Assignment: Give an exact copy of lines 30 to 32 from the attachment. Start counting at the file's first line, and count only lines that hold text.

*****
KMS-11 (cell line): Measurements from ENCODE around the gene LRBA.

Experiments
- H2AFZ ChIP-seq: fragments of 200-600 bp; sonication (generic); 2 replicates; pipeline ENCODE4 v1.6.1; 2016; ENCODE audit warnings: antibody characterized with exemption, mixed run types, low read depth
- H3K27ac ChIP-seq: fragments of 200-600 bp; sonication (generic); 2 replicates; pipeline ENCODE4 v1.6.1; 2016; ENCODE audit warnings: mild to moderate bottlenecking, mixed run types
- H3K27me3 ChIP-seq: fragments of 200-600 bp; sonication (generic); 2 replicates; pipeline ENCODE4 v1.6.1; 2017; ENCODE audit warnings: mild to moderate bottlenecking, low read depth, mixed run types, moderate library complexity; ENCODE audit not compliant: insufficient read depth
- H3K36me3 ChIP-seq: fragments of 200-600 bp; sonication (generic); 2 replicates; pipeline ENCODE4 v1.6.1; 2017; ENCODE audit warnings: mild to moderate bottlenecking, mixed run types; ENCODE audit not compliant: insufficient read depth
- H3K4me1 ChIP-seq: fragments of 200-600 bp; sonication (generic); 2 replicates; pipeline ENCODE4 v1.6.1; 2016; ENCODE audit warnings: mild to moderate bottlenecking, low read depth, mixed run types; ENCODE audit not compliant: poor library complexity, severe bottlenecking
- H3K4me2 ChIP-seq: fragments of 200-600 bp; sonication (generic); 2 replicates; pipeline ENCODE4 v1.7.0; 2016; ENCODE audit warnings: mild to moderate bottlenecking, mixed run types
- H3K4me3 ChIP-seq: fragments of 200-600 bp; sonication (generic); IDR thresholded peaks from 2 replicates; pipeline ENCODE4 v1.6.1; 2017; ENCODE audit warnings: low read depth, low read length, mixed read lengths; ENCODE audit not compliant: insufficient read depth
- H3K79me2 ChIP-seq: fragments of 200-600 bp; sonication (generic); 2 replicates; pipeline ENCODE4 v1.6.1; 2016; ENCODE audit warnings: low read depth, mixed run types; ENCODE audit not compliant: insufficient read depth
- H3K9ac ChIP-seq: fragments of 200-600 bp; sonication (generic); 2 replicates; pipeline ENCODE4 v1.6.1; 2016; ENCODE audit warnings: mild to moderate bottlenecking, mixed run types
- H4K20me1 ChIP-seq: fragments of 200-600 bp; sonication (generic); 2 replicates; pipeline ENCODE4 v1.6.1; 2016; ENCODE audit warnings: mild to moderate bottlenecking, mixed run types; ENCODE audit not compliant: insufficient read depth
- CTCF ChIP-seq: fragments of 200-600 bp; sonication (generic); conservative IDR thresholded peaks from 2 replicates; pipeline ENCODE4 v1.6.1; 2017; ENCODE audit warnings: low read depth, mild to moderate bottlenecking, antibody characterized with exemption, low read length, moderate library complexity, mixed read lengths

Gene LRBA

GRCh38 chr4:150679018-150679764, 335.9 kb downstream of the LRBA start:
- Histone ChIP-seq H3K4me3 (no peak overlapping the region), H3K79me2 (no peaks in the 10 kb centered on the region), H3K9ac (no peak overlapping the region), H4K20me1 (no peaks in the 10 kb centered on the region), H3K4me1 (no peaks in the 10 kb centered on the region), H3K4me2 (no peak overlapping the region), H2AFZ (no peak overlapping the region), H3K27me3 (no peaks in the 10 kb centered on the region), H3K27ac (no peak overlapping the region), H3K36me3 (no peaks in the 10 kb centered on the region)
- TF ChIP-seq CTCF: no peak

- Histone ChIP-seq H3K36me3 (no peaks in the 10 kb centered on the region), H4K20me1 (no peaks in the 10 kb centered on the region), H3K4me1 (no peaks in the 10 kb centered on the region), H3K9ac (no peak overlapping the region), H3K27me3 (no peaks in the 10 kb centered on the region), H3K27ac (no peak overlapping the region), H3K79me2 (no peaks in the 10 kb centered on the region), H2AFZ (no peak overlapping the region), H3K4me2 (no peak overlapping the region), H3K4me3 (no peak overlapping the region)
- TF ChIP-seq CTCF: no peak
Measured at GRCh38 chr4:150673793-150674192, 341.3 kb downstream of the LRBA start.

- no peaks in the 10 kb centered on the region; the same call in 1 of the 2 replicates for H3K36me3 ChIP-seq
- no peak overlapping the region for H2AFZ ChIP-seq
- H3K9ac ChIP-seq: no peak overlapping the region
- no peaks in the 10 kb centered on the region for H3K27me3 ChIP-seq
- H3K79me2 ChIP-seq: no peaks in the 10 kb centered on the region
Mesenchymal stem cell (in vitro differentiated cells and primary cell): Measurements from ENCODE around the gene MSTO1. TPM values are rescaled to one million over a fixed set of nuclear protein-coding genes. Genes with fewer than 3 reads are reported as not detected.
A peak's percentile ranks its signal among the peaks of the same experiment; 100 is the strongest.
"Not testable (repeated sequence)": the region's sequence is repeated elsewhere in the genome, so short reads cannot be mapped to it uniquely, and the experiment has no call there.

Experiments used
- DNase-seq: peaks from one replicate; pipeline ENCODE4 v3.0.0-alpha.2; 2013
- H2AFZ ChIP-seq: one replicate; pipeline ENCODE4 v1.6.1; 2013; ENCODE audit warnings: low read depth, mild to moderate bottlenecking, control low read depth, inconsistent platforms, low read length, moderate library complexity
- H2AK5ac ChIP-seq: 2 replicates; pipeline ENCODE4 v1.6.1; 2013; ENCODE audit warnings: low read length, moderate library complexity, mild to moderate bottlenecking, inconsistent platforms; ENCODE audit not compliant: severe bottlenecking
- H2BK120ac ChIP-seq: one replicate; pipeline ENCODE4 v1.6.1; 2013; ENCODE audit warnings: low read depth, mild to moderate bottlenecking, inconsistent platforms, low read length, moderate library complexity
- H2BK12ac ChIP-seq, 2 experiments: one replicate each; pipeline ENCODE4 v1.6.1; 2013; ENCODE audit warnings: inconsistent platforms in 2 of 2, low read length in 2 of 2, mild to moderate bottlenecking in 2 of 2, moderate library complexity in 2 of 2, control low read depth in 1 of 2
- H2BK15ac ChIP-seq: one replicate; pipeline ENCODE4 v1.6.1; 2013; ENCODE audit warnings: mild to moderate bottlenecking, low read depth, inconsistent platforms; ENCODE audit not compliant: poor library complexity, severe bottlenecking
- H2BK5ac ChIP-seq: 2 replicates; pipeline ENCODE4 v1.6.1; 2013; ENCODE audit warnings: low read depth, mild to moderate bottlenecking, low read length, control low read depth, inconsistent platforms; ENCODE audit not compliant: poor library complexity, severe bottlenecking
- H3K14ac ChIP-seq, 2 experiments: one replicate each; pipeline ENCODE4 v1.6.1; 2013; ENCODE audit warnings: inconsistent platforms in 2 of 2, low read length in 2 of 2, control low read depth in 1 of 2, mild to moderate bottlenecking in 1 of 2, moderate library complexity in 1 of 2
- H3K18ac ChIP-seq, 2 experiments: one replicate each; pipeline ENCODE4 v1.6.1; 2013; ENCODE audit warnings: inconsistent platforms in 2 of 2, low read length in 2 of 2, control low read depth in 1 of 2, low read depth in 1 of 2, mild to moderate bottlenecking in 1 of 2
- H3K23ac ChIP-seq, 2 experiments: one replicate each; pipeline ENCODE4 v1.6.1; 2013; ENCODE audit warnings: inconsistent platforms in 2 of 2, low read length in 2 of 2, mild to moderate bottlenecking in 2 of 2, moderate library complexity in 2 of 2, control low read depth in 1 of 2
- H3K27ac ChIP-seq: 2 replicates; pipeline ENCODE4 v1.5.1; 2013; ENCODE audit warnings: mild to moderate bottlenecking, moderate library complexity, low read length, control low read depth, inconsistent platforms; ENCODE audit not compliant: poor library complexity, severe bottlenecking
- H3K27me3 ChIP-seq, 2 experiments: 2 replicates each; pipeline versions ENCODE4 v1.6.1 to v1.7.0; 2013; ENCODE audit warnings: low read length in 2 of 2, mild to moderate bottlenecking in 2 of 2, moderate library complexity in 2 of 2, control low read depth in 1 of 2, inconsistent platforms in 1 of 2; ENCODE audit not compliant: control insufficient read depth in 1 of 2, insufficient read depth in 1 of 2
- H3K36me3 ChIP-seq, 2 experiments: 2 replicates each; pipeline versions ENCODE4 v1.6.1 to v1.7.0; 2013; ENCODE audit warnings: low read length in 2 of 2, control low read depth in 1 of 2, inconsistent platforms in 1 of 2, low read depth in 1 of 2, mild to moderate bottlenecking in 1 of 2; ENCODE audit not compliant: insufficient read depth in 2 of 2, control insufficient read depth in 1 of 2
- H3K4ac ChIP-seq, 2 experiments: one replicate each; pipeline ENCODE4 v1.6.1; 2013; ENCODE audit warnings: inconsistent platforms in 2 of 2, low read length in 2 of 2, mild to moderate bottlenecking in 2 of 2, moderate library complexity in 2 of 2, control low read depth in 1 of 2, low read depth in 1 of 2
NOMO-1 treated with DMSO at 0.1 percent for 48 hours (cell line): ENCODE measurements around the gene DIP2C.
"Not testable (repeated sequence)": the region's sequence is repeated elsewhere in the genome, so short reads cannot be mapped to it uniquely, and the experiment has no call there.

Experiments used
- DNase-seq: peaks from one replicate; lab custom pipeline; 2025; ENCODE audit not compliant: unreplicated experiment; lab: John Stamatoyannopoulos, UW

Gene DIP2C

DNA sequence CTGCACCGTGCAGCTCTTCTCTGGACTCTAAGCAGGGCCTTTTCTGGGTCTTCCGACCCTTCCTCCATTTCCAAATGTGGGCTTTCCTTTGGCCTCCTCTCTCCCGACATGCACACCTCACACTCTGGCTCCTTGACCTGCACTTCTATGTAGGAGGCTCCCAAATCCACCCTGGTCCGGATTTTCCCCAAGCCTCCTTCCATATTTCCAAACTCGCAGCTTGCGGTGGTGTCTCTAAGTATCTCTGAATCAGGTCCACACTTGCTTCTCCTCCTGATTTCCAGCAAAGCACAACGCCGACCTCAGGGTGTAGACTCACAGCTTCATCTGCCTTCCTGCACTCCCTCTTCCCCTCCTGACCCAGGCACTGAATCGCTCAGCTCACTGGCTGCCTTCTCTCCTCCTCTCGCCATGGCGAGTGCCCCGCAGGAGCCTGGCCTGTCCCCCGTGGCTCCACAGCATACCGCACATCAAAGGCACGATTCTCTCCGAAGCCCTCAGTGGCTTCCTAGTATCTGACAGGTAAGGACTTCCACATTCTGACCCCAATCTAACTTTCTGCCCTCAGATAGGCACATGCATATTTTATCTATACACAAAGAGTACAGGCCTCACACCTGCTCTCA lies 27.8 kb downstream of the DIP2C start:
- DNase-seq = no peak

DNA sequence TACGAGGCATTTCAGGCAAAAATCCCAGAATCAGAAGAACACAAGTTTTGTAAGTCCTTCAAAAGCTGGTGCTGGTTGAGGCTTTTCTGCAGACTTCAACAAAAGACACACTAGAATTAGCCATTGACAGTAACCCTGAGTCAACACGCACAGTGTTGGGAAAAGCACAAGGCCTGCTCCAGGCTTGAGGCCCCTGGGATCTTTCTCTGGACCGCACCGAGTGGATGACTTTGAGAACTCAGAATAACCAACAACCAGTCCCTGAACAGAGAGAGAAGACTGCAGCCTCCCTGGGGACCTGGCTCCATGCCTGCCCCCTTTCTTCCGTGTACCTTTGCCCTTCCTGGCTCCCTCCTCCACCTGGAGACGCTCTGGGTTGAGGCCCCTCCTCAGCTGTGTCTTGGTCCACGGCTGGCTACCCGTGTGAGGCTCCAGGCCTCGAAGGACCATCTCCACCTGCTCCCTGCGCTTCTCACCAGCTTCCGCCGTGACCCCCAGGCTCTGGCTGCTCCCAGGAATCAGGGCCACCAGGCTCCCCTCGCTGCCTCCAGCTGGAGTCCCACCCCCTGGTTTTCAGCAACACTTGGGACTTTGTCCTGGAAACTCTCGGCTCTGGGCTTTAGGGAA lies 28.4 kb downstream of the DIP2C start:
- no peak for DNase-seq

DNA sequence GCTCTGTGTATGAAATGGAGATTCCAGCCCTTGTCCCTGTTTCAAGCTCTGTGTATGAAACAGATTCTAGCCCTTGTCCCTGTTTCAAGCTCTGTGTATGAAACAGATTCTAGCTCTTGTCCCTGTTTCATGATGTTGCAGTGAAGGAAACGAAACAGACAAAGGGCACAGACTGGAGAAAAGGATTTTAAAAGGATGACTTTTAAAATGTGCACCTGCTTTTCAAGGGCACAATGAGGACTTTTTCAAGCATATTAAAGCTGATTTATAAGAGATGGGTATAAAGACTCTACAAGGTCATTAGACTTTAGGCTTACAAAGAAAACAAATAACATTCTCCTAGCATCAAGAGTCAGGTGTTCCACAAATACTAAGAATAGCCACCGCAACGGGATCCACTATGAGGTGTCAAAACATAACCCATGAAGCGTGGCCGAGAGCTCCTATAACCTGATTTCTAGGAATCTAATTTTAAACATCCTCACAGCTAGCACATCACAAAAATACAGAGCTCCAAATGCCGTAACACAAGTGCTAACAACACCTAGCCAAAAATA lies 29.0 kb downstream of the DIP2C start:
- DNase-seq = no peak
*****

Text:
- DNase-seq: peaks from one replicate; pipeline ENCODE4 v3.0.0-alpha.2; 2013
- H2AFZ ChIP-seq: one replicate; pipeline ENCODE4 v1.6.1; 2013; ENCODE audit warnings: low read depth, mild to moderate bottlenecking, control low read depth, inconsistent platforms, low read length, moderate library complexity
- H2AK5ac ChIP-seq: 2 replicates; pipeline ENCODE4 v1.6.1; 2013; ENCODE audit warnings: low read length, moderate library complexity, mild to moderate bottlenecking, inconsistent platforms; ENCODE audit not compliant: severe bottlenecking